The NCSL Blog


By Kristine Goodwin

Phoenix—NCSL took important steps toward developing a new center for evidence-informed policymaking last week at the NCSL Capitol Forum in Phoenix by convening a new evidence-informed policymaking work group of legislators, legislative staff and executive officials to advise on the center’s launch which is planned for next summer.

person looking for evidence with magnifying glassKeys to Success in Leading States: Collaboration, Champions and Access to High-Quality Data

The bipartisan group members shared what has worked in their states to successfully implement an evidence-informed approach—and identified which factors have paved the way for policymakers to use high-quality research to inform their decisions. For starters, clearly defining terms such as “evidence-based” or “research-based” can ensure that everyone is speaking the same language.

Work group members also emphasized legislative and executive branch collaboration as critical for fostering an evidence-informed culture over time.

“One of the most helpful developments in our state has been executive branch leadership and bipartisan support from the legislature,” said work group member Jenni Owen, director of strategic partnerships for the North Carolina governor’s office. Without it, evidence-based reforms may stumble if they’re seen as a mandate from the legislature, governor or agency head.

Dedicated legislative or executive “champions” help raise awareness about the importance of using high-quality data and research to drive decisions—but it is important to have a long-term plan for sustaining reforms over time beyond an individual or small group of supporters. Evidence-based, nonpartisan trainings about what evidence is, where to find it, what questions to ask, and how to use it in the budgeting and policymaking process can help to build a deeper bench of support for an evidence-informed approach.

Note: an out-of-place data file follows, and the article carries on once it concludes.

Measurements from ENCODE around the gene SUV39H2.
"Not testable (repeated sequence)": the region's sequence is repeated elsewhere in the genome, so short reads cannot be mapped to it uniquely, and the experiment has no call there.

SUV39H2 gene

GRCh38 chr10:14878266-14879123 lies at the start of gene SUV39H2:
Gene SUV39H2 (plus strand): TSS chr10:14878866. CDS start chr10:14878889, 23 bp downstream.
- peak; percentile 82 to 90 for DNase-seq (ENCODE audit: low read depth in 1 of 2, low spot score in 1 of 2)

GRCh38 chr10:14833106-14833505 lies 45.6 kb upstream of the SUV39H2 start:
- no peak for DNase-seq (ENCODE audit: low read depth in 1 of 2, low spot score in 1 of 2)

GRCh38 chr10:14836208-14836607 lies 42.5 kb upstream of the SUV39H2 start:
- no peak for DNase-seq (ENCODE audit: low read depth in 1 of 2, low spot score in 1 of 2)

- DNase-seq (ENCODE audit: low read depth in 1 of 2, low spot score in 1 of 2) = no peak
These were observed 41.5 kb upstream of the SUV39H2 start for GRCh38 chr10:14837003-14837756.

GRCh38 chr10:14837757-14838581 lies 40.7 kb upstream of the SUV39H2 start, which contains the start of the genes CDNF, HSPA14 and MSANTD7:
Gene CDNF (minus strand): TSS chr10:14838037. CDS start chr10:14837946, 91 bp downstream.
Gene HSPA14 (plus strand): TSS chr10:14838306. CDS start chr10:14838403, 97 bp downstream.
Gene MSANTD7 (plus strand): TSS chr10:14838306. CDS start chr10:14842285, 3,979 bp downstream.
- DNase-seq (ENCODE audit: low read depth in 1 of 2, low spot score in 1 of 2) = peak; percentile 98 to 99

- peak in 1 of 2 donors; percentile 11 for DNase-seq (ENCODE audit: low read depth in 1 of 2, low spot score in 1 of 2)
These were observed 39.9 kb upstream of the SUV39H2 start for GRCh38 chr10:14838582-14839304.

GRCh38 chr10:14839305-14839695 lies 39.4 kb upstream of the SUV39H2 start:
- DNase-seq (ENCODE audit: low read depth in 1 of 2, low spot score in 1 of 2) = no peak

Access to high-quality and reliable data is also crucial. “Having an existing, robust data system has enabled fast, easy access to information and reporting,” said work group member and director of the Iowa Department of Corrections Beth Skinner. “It’s difficult to be data-driven with antiquated systems.”

What’s Next for the Evidence-Informed Work Group and NCSL?

NCSL will continue to capture work group insights about the principles of evidence-informed policymaking and publish those findings in a report this summer.

Like a similar report that NCSL’s criminal justice program produced last year—also with the help of a bipartisan work group—it won’t tell states what to do, but will offer hallmarks or high-level principles that can help move states towards a more evidence-informed approach.

Beyond the upcoming report, NCSL will work closely with the group, with support from The Pew Charitable Trusts and their Pew-MacArthur Results First Initiative, to plan its new center for evidence-informed policymaking—launching in the summer of 2020. NCSL’s new informational and training hub will provide resources and technical assistance to help policymakers make wise investments.

Kristine Goodwin is a program director in NCSL’s Employment, Labor & Retirement Program.

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About the NCSL Blog

This blog offers updates on the National Conference of State Legislatures' research and training, the latest on federalism and the state legislative institution, and posts about state legislators and legislative staff. The blog is edited by NCSL staff and written primarily by NCSL's experts on public policy and the state legislative institution.